If you love trees and, really, who among us doesn't, there's a new book out there that you will truly enjoy reading. It's entitled, "The Hidden Life of Trees; What They Feel, How They Communicate" by Peter Wohlleben. In this wonderful book, Mr. Wohlleben tells us of his time managing a forest in the Eiffel Mountains of Germany; about the astonishing language of trees and what they have to teach us...if we're willing to listen and learn. He explains about the roles "forests have in making our world the kind of place where we want to live." Trees, as research is just now discovering, have a nonhuman consciousness; the ability experience the world around them and can show us things that have, previously, long been taken for granted. Trees can show humans how they not only make the world a nicer place for all of us, but also how they even make life possible!
Interestly enough, Wohlleben begane his career as a forester and that warped his perception of trees. To him, they were smply a commodity. Then, about twenty years ago, everything changed for him when he began survival training and log cabin tours for tourists in his forest. These strangers saw the magestry of the trees that he had seen only in terms of dollars and cents. Their awe, as they gazed upon the trees and the endless sky above, reawakened his early childhood love of nature. He began to see the wonderment of all that lay before him. He said, "Every day in the forest was a day of discovery. When you know, and understand, that trees experience pain and have memories and that tree parents live together with their children, then you can no longer chop them down and disrupt their lives with large machines." He also discovered that trees that have been felled 400-500 years before was still alive even though the interior had rotted into humus many, many years ago.
Scientists have found that neighboring trees help each other through their root systems. This happens directly, through the intertwining of their roots, or indirectly by "growing a fungal network around the roots that serve as a sort of extended nervous system connecting separate trees." WhaT I learned that was even more astonishing, was that trees seem able to distinquish their own roots from tose of other species...and even those of their own relatives!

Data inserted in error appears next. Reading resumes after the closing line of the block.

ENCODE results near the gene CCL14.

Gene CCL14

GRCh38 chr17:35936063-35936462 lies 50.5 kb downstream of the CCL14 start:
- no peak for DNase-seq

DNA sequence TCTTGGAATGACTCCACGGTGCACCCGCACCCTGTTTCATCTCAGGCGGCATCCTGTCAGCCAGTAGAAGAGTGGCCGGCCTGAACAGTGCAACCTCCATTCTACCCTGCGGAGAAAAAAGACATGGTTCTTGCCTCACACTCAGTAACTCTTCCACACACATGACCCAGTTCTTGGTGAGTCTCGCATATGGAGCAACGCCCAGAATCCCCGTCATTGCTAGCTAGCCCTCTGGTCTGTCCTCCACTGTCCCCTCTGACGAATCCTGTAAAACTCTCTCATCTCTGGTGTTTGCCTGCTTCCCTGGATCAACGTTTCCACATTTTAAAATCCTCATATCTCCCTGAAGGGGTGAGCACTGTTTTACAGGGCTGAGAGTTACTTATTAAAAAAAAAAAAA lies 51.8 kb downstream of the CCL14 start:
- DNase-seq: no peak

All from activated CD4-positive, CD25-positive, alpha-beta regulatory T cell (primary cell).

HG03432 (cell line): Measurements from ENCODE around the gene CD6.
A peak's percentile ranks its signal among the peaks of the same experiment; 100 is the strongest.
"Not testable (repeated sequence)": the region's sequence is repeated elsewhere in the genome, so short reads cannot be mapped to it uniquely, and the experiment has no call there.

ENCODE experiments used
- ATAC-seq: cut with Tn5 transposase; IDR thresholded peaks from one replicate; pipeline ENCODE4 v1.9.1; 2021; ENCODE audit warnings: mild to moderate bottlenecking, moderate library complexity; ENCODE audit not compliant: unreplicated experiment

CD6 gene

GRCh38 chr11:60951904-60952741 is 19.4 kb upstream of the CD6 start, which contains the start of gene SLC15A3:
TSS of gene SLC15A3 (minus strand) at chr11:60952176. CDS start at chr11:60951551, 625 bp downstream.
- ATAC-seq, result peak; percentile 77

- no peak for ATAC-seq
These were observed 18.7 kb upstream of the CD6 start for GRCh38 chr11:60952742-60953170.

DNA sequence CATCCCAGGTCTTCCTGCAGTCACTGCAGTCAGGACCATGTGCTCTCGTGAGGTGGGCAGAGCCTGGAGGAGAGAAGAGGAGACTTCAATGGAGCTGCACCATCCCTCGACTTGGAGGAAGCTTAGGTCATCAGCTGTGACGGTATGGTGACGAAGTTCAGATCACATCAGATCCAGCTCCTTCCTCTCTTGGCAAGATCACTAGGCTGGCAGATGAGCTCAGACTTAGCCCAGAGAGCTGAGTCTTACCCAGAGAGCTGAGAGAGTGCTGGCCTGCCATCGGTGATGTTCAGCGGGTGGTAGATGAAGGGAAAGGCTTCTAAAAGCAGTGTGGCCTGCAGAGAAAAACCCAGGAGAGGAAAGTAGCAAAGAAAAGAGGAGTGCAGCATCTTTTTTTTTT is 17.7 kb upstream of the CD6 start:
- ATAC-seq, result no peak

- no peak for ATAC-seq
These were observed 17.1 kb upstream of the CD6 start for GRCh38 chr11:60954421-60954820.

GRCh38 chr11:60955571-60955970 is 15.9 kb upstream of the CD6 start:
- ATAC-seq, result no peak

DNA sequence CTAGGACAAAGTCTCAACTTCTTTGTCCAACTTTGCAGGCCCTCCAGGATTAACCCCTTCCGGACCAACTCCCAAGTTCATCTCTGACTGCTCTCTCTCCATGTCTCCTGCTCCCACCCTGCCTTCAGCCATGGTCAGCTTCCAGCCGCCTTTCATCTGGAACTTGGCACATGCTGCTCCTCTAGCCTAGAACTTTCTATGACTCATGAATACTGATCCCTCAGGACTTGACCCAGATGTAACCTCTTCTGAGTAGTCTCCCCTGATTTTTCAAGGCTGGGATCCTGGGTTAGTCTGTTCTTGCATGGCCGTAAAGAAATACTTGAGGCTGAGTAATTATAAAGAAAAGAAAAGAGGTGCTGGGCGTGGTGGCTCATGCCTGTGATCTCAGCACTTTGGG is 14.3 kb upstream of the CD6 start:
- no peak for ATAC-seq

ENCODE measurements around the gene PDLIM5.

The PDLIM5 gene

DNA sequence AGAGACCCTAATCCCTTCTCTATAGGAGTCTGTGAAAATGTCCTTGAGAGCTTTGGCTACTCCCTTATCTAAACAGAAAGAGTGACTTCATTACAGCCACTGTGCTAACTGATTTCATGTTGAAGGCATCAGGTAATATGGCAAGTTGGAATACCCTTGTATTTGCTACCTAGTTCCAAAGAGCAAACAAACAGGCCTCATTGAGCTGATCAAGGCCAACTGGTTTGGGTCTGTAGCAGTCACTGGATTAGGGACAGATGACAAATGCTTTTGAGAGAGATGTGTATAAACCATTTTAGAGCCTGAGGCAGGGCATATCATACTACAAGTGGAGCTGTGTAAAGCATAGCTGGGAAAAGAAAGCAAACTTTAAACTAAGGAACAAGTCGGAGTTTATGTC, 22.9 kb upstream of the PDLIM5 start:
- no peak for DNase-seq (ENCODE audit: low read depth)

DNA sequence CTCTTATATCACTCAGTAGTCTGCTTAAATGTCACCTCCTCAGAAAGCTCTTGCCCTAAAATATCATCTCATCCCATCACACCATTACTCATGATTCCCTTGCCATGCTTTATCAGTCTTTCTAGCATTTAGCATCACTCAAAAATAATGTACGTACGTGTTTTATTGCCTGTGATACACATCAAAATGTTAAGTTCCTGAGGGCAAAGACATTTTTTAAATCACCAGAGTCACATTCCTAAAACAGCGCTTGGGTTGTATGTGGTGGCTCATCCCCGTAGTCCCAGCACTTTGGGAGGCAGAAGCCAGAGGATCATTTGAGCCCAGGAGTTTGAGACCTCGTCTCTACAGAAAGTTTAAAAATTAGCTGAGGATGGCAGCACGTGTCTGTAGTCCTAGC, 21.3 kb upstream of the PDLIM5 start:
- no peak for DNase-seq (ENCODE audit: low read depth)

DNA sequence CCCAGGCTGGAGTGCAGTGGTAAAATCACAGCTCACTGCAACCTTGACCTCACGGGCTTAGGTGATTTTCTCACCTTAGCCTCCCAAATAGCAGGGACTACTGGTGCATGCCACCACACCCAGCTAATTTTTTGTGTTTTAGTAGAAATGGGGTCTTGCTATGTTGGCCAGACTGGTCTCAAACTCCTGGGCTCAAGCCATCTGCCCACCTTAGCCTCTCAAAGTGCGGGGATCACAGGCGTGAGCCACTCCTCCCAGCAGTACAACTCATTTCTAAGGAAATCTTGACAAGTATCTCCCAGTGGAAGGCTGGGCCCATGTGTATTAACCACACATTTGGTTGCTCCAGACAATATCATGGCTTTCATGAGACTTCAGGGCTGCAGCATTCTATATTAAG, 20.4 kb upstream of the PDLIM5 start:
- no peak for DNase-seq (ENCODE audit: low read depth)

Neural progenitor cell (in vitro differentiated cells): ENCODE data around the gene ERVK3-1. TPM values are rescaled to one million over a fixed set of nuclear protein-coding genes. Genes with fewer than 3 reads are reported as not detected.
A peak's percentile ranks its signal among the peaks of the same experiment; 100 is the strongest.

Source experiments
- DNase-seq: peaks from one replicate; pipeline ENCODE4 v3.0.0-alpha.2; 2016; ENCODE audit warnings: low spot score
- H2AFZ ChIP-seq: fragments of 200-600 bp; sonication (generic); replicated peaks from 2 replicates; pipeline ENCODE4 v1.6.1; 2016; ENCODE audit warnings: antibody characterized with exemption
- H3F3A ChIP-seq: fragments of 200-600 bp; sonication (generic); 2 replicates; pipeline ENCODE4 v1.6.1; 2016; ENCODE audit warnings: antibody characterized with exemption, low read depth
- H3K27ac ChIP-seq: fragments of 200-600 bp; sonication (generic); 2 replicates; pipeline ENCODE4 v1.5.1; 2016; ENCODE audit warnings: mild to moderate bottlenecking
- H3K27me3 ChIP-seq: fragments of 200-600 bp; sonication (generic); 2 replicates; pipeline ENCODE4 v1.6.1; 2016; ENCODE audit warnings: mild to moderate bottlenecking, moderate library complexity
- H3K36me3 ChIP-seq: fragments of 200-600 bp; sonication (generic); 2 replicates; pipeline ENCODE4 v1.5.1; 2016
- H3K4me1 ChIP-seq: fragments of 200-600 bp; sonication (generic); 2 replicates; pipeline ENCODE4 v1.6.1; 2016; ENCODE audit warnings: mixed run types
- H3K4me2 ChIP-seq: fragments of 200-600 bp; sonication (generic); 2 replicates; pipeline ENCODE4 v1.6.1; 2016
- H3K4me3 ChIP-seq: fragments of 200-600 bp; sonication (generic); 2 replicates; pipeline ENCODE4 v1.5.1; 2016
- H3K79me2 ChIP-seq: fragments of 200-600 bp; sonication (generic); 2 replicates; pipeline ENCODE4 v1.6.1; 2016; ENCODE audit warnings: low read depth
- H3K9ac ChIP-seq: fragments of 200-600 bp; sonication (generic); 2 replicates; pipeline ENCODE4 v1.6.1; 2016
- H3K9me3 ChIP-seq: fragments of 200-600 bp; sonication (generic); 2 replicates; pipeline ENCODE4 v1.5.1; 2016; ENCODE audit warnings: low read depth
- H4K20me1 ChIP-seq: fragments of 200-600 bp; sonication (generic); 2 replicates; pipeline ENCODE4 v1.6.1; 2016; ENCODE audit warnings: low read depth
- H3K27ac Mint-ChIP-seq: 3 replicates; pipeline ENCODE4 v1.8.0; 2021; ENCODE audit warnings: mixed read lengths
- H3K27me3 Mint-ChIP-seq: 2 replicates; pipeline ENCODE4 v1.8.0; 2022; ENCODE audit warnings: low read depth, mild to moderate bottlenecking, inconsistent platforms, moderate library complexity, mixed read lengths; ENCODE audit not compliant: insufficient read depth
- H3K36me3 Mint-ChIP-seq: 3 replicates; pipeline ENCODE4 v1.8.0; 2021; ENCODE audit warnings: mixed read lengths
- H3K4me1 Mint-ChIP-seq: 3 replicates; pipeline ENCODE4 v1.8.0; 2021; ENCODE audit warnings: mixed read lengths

Trees are social beings, says Wohlleben, sharing food with their own species and even going so far as to nourish their competitiors. Do trees have empathy? It almost seems as if they do. Trees, unlike many other species, have learned the value of working together to become stronger and ensure survival. But a tree does not make a forest. A single tree cannot establish a "consistent local climate. it is at the mercy of wind and weather. But together, many trees create an ecosystem that moderates extremes of heat and cold, stores a great deal of water, and generates a greate deal of humidity." In this protected environment, trees can live to be very old, indeed.
There is much more to this fascinating, insightful, and though-provoking book but I will let you discover it for yourself. I don't know about you, but I feel alike going out and hugging a tree today....